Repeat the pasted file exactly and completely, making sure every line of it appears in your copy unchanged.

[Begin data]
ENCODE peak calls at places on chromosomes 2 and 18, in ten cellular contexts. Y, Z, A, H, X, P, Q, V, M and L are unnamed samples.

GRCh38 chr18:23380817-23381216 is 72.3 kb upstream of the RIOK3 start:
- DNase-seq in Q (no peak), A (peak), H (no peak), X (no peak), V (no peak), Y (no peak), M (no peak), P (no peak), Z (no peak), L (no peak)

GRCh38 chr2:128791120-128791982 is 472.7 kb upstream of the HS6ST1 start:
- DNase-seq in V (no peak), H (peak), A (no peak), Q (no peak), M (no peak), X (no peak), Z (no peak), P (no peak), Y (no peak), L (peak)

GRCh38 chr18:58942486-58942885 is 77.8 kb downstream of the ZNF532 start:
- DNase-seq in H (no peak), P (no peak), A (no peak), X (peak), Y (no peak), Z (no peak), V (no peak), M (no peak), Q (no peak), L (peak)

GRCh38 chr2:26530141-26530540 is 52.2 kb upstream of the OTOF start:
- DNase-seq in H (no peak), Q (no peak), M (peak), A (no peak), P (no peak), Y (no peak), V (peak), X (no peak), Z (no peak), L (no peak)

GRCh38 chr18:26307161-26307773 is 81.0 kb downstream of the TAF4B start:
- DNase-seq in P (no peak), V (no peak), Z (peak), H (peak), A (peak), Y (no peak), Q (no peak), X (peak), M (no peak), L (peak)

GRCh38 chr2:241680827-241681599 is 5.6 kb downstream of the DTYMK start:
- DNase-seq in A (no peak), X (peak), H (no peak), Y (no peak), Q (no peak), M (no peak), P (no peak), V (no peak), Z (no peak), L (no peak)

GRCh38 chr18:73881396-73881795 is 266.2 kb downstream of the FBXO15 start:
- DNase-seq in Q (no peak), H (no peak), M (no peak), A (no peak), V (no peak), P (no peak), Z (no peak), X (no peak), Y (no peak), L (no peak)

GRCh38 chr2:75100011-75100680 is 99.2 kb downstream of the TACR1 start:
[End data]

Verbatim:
ENCODE peak calls at places on chromosomes 2 and 18, in ten cellular contexts. Y, Z, A, H, X, P, Q, V, M and L are unnamed samples.

GRCh38 chr18:23380817-23381216 is 72.3 kb upstream of the RIOK3 start:
- DNase-seq in Q (no peak), A (peak), H (no peak), X (no peak), V (no peak), Y (no peak), M (no peak), P (no peak), Z (no peak), L (no peak)

GRCh38 chr2:128791120-128791982 is 472.7 kb upstream of the HS6ST1 start:
- DNase-seq in V (no peak), H (peak), A (no peak), Q (no peak), M (no peak), X (no peak), Z (no peak), P (no peak), Y (no peak), L (peak)

GRCh38 chr18:58942486-58942885 is 77.8 kb downstream of the ZNF532 start:
- DNase-seq in H (no peak), P (no peak), A (no peak), X (peak), Y (no peak), Z (no peak), V (no peak), M (no peak), Q (no peak), L (peak)

GRCh38 chr2:26530141-26530540 is 52.2 kb upstream of the OTOF start:
- DNase-seq in H (no peak), Q (no peak), M (peak), A (no peak), P (no peak), Y (no peak), V (peak), X (no peak), Z (no peak), L (no peak)

GRCh38 chr18:26307161-26307773 is 81.0 kb downstream of the TAF4B start:
- DNase-seq in P (no peak), V (no peak), Z (peak), H (peak), A (peak), Y (no peak), Q (no peak), X (peak), M (no peak), L (peak)

GRCh38 chr2:241680827-241681599 is 5.6 kb downstream of the DTYMK start:
- DNase-seq in A (no peak), X (peak), H (no peak), Y (no peak), Q (no peak), M (no peak), P (no peak), V (no peak), Z (no peak), L (no peak)

GRCh38 chr18:73881396-73881795 is 266.2 kb downstream of the FBXO15 start:
- DNase-seq in Q (no peak), H (no peak), M (no peak), A (no peak), V (no peak), P (no peak), Z (no peak), X (no peak), Y (no peak), L (no peak)

GRCh38 chr2:75100011-75100680 is 99.2 kb downstream of the TACR1 start: